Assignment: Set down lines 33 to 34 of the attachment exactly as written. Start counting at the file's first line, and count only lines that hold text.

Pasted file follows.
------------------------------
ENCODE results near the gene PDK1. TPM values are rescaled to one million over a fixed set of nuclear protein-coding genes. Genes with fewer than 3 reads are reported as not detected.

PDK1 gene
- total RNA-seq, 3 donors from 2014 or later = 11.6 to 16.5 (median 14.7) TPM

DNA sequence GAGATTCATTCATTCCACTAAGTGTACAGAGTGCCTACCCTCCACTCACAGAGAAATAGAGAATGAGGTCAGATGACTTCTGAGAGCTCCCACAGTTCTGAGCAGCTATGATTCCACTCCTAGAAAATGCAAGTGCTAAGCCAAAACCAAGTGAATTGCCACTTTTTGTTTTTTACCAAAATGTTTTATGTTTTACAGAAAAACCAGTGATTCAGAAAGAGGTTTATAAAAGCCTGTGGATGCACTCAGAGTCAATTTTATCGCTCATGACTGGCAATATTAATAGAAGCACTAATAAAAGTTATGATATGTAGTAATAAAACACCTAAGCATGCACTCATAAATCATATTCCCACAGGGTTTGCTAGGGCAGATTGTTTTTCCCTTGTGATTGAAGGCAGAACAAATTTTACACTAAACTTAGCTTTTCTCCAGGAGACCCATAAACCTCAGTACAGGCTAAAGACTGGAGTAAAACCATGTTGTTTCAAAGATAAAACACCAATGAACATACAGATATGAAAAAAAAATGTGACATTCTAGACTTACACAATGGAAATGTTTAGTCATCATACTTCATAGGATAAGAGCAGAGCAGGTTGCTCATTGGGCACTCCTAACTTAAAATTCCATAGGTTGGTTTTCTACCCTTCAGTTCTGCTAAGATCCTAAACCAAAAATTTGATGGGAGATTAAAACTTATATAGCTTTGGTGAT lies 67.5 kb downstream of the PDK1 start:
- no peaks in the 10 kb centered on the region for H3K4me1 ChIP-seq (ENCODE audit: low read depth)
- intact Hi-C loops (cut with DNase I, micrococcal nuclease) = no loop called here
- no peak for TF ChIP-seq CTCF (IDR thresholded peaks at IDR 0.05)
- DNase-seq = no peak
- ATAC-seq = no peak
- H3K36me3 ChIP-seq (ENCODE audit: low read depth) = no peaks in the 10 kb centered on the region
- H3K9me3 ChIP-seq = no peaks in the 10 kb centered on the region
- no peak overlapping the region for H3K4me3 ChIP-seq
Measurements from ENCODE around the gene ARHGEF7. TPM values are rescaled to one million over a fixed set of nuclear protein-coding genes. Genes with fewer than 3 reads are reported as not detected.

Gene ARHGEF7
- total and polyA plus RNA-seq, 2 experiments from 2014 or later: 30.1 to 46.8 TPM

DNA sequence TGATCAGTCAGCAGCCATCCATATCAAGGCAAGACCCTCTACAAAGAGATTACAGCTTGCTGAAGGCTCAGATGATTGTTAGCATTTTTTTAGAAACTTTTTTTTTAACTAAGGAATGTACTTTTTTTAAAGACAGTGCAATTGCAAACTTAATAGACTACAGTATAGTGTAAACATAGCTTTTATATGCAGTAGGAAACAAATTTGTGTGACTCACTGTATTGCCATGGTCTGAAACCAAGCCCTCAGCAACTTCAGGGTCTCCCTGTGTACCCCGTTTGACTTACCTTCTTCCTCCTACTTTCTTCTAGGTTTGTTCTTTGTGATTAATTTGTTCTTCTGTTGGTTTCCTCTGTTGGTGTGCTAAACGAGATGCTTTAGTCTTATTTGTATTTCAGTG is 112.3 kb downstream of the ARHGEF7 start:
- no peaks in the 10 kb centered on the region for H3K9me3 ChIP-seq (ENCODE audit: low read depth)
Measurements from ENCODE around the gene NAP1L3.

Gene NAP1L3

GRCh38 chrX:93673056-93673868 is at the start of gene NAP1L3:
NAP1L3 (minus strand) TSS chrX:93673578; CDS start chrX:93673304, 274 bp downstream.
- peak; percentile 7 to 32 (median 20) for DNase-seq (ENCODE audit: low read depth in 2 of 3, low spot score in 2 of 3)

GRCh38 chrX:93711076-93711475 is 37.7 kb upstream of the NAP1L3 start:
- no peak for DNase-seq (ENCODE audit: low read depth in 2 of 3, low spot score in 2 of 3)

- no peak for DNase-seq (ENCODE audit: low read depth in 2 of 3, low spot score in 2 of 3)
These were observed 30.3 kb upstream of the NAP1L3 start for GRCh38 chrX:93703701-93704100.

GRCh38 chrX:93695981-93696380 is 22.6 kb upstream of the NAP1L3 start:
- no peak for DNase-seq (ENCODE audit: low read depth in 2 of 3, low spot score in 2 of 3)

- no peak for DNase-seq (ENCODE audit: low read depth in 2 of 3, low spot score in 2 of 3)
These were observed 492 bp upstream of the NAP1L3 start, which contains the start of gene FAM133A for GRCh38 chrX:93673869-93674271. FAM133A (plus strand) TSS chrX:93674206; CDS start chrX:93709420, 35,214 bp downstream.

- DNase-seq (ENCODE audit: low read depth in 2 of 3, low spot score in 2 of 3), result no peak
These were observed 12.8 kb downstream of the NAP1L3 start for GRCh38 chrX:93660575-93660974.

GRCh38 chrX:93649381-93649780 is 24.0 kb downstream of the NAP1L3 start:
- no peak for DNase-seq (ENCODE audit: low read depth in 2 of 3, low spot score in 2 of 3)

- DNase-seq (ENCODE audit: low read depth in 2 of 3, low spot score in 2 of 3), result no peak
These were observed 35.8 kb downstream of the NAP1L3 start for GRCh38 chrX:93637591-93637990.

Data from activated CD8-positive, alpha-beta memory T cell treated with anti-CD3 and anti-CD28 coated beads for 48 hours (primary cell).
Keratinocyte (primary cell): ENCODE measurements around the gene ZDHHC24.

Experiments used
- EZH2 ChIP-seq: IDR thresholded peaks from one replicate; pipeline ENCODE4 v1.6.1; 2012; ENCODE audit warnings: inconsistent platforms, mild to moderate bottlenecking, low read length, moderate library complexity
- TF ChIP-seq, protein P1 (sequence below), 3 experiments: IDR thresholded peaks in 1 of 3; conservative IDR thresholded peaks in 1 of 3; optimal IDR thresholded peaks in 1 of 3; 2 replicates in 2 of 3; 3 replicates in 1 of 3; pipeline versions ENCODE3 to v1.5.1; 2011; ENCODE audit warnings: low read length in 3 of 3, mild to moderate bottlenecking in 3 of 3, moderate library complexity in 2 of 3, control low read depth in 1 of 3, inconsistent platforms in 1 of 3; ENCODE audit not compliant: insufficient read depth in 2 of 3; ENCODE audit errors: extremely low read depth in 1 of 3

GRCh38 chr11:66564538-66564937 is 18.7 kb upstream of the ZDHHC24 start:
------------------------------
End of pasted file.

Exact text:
GRCh38 chrX:93649381-93649780 is 24.0 kb downstream of the NAP1L3 start:
- no peak for DNase-seq (ENCODE audit: low read depth in 2 of 3, low spot score in 2 of 3)